The second motivation for Mofokeng seemed to have been that despite the contextual nature of Barth's theology and his break with liberal theology as a legacy from the nineteenth century, he did not proceed far enough. In his own reflection, therefore, and in his very creative discourse on a black Christology of liberation, Mofokeng goes beyond Barth in creating hermeneutics that integrates ongoing participation in the struggle for liberation and theological reflection. Mofokeng's black theology is by definition a theology of praxis. This is what we now turn to.
A black Christology of liberation
Before proceeding to a description and analysis of Mofokeng's valuable proposal on a black Christology of liberation, it is important to be mentioned that Mofokeng not only engages Barth, but also Sobrino14 as one of his main theological interlocutors. In his thesis Mofokeng purports to go beyond both Barth and Sobrino as far as his Christology is concerned. In broad terms the difference between Barth and Sobrino on the one hand, and Mofokeng on the other hand, seems to be the following: Whereas the former two arrive indeed at a radical application of the story of Jesus, the latter does not mere apply the story, but constructs hermeneutically an identification between the story of Jesus in his suffering and crucifixion and the story of poor, oppressed and suffering black people in South Africa. It would be more apt, therefore, to suggest that the real interlocutors for Mofokeng15 are not Barth and Sobrino, but the people he refers to right at the start of his thesis. These are people like the black farm worker who grieved and despaired, because he had very little to show during harvest time despite having toiled for the whole year. In Mofokeng's16own words: 'He had laboured very hard for the whole year and it was harvest time. His employer, the farmer, was just full of smiles following the bumper harvest, but the black farm worker had got almost nothing to show to his wife and four kids as the fruit of his toils and tears.' This is the question that would haunt Mofokeng and indeed this is the question that informed his very creative construction of a black Christology of liberation.
We shall now turn to describing and analysing Mofokeng's black Christology. If Mofokeng17 is understood correctly, his construction of a black Christology of liberation was not meant as the be all and end all, as something so impressive that nothing else will ever rival it, but rather a 'relevant framework for Christological reflection'.18 The starting point for Mofokeng is that his black Christology is a question of all questions. It is the question of Christ himself in asking his disciples, 'Who do you say that I am?', but it is simultaneously the question of a black subject, namely, 'Who am I?' and 'How can I be liberated to be my authentic self?' These questions are contained in one another, or to put it more concretely, the question of black people is contained in the question of Jesus about his own identity. In the construction of a black Christology, Mofokeng keeps the issue of identity and black people's quests for land inextricably connected to one another. In clear terms and in an attempt to keep love and justice in creative tension to one another, Mofokeng19asserts that black people's struggle for 'justice in their socio-political and economic situation includes a struggle to recover the land'. The land issue is the second major dimension of Mofokeng's construction of a black Christology of liberation. This article does not allow space for a more extensive treatment of this particular dimension of Mofokeng's construct.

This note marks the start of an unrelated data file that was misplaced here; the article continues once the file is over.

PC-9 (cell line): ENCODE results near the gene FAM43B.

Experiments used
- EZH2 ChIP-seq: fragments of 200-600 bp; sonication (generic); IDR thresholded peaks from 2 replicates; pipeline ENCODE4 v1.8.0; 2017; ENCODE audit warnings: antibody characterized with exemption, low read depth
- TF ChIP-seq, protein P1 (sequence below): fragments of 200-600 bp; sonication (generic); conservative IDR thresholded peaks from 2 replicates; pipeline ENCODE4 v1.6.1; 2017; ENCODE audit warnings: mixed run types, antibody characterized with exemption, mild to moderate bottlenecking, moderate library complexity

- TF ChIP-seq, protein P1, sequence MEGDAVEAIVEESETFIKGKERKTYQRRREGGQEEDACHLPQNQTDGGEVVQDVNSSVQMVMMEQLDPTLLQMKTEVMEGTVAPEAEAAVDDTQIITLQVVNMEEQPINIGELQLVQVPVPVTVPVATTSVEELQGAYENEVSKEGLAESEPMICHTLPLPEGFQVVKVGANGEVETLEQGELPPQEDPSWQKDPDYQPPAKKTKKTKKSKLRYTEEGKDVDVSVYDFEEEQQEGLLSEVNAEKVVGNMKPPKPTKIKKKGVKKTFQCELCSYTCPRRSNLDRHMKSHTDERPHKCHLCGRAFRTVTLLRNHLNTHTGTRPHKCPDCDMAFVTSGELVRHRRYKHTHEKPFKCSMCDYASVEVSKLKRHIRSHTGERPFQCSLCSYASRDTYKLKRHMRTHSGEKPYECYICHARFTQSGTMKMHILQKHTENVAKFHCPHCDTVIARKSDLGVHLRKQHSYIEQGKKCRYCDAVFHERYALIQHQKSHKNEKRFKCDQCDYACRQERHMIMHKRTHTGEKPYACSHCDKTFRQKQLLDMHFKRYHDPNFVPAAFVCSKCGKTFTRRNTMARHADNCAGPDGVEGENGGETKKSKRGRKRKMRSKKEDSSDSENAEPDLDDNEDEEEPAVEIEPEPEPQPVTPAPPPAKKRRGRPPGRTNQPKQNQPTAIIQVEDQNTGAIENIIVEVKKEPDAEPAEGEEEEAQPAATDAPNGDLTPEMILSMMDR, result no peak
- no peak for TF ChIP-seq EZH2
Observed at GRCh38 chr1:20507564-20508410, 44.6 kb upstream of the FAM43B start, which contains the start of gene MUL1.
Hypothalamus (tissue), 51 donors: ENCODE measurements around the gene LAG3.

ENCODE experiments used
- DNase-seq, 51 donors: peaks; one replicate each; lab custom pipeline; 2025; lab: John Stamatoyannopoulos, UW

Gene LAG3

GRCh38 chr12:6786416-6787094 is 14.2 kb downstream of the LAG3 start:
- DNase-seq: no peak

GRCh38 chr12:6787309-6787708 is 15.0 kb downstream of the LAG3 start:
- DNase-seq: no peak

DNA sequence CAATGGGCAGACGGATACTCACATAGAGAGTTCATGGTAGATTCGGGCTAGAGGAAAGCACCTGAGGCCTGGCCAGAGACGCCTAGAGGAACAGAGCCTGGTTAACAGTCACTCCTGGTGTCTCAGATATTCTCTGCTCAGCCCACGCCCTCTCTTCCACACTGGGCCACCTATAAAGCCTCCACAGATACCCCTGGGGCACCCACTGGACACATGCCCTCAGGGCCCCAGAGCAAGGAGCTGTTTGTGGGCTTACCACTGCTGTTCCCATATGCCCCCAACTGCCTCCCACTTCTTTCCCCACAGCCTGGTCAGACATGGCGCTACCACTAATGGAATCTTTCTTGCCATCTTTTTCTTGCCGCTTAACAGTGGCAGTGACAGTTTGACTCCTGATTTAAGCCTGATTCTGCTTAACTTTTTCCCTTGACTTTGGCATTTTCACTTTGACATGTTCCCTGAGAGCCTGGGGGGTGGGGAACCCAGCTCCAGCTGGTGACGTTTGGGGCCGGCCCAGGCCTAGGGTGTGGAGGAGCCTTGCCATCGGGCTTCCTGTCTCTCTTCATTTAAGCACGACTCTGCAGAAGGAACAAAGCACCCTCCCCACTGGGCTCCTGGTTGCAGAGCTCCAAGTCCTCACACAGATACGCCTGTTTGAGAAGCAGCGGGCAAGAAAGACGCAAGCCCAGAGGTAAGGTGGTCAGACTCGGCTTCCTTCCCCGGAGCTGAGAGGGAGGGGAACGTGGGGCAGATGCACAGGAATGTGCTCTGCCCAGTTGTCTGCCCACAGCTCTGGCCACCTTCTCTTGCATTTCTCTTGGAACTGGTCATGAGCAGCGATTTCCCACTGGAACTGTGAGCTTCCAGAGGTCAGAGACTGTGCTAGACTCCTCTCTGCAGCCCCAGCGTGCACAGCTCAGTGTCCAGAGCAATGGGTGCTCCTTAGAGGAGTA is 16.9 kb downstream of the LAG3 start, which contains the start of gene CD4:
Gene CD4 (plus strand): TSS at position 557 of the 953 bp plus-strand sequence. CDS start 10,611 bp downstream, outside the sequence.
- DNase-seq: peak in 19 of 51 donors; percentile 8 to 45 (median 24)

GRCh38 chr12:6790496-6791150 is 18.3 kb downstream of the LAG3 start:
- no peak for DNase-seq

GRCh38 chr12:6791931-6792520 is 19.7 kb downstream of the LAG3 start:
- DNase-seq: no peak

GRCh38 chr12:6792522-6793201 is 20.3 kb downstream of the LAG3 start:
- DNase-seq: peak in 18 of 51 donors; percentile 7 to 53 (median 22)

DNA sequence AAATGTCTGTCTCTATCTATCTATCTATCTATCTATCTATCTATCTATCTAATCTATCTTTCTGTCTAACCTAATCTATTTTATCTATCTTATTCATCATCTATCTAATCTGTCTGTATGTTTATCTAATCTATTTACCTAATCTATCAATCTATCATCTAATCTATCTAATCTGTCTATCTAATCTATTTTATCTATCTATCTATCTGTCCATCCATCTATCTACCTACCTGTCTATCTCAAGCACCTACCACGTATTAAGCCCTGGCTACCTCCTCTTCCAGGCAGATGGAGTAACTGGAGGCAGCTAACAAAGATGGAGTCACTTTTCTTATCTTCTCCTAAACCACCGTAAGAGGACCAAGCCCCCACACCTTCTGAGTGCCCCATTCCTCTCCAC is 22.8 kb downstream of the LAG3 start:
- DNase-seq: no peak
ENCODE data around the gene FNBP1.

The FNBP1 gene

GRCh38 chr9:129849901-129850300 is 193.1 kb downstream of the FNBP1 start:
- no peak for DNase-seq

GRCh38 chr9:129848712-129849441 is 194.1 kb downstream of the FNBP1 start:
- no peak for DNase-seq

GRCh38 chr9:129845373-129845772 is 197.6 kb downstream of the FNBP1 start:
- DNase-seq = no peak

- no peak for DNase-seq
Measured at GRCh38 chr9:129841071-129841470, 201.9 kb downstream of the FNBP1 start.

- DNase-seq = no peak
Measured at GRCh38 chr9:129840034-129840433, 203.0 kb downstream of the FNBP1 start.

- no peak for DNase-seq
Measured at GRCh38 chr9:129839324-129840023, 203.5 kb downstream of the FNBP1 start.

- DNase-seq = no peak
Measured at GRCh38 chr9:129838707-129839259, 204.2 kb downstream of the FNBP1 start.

The exception, however, is some perceptive and insightful thoughts which Mofokeng borrows from Wielenga20 on God's solidarity with the poor in their struggle to reclaim and regain their dispossessed land as an expression of God's solidarity with the landless Israelite nomads. These are the people, according to Wielenga, with whom YHWH (which is one of the names for God in the Old Testament, referring specifically to his identity as Lord of the Covenant, an agreement between himself and the people of Israel) associates himself and also with their dream. That is the reason why he shows them the land; he promises them the land and gives it to them. Wielenga advances this as a strong theological argument for the defence of the land against imperialist dispossession. Any form of imperialist dispossession as well as a refusal to take possession of, or to defend the land, constitutes sin.